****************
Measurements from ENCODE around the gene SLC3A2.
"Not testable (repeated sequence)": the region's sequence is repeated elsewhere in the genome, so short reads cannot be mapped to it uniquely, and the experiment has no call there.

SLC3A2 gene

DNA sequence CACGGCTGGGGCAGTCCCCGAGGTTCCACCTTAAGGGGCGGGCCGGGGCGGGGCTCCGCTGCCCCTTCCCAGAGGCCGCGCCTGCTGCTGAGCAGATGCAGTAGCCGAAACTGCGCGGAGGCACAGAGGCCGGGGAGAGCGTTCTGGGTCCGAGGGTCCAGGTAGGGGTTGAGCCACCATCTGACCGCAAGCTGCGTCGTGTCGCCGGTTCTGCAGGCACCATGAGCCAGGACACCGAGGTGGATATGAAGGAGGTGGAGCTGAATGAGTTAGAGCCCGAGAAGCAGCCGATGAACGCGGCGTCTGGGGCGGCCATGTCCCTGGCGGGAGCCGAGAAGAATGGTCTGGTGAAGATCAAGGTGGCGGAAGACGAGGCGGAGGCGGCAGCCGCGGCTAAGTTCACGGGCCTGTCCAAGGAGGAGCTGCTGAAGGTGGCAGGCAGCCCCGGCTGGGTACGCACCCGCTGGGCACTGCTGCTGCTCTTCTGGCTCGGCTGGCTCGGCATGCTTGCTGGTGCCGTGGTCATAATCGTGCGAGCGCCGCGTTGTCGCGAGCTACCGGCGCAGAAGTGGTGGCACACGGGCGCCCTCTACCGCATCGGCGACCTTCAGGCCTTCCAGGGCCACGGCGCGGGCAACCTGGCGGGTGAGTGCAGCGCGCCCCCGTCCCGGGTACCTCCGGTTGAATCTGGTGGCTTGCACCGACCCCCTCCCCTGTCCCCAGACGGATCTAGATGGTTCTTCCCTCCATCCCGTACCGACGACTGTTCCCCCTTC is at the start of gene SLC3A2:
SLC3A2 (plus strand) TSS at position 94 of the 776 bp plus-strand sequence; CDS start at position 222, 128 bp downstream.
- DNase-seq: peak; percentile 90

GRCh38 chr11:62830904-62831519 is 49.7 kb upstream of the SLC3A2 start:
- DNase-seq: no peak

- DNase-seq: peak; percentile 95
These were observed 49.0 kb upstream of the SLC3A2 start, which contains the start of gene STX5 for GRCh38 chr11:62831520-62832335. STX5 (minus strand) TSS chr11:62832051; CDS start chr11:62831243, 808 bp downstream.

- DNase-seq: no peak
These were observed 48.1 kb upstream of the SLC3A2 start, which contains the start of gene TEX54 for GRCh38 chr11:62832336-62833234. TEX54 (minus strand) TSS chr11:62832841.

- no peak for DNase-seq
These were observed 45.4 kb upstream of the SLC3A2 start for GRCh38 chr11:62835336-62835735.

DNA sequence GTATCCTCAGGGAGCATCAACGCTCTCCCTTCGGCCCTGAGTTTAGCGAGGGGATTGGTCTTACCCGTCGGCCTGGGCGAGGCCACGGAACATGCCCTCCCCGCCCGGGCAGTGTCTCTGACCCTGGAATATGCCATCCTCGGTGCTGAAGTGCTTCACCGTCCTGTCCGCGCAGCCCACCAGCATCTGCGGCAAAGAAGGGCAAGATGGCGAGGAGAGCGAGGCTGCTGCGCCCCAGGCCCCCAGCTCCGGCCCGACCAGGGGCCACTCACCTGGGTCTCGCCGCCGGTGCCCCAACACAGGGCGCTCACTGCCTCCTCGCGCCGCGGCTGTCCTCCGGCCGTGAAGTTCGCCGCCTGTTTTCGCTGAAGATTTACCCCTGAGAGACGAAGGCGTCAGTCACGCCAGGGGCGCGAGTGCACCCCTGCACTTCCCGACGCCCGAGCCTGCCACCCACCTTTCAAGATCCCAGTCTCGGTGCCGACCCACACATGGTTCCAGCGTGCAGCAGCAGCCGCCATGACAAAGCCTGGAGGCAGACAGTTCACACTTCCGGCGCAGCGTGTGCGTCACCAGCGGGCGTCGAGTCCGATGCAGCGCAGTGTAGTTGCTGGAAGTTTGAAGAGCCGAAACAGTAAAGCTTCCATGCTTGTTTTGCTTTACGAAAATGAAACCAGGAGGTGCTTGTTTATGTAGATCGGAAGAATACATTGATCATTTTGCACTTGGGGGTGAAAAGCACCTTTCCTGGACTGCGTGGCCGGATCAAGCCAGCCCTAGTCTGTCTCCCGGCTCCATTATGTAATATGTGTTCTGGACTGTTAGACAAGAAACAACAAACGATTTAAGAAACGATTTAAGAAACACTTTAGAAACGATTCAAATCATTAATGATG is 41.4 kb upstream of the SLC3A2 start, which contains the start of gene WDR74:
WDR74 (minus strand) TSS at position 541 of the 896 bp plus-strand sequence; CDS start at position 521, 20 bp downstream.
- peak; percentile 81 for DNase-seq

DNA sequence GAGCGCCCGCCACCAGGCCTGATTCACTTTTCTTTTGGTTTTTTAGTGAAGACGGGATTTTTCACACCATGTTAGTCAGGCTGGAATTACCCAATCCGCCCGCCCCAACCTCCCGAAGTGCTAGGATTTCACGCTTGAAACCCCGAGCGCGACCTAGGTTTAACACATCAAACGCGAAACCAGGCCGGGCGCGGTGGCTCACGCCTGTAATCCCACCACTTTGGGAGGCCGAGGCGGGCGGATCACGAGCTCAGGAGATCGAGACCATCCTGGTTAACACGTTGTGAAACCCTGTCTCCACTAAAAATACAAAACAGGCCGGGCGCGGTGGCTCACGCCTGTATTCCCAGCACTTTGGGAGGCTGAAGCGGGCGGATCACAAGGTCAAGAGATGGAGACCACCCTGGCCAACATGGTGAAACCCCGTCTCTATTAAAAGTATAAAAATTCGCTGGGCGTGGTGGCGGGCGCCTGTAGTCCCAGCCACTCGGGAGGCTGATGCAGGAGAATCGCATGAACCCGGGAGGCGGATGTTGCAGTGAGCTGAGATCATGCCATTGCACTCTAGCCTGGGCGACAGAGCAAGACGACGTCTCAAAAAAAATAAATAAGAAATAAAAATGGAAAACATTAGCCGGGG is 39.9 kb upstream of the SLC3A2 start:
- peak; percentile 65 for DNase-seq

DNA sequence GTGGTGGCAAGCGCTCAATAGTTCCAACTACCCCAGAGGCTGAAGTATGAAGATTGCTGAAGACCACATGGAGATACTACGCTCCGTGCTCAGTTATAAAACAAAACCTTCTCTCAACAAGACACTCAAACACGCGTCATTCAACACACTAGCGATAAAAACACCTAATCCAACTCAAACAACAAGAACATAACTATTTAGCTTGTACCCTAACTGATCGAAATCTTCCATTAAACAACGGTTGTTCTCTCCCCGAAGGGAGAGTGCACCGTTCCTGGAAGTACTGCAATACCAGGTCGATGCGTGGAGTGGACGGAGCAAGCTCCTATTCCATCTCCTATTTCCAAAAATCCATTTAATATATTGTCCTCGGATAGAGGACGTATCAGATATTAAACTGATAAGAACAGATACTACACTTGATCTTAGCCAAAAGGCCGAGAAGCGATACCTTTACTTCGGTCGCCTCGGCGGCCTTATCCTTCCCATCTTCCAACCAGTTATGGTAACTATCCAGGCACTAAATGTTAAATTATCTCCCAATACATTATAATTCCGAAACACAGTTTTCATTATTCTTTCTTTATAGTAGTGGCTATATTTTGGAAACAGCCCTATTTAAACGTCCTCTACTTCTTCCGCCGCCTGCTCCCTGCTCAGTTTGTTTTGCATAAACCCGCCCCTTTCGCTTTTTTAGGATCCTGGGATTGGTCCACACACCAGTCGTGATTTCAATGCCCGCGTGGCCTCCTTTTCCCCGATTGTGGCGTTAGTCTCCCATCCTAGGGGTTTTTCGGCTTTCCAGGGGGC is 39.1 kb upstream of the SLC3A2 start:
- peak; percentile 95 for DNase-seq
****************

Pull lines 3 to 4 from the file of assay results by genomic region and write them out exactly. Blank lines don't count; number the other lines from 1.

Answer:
SLC3A2 gene

DNA sequence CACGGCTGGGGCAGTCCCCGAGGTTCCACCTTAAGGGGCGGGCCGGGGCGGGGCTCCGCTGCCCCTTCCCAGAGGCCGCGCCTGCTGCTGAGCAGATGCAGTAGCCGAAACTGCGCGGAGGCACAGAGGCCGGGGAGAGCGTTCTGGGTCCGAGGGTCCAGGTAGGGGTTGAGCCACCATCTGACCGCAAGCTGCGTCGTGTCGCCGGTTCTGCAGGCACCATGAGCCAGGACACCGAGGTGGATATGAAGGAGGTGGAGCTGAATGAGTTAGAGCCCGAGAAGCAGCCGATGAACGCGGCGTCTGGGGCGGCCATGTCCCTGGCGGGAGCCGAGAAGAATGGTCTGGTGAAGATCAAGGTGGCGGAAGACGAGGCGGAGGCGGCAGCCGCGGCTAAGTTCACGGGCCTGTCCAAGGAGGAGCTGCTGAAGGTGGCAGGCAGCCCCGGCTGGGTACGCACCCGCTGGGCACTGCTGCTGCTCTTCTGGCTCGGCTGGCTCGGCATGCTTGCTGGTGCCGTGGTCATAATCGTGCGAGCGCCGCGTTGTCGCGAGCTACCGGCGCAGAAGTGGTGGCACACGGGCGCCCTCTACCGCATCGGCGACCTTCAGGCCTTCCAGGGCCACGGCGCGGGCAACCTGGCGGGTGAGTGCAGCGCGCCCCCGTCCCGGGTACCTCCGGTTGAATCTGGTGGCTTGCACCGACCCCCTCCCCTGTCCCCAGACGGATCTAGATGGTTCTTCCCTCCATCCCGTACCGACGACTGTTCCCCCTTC is at the start of gene SLC3A2: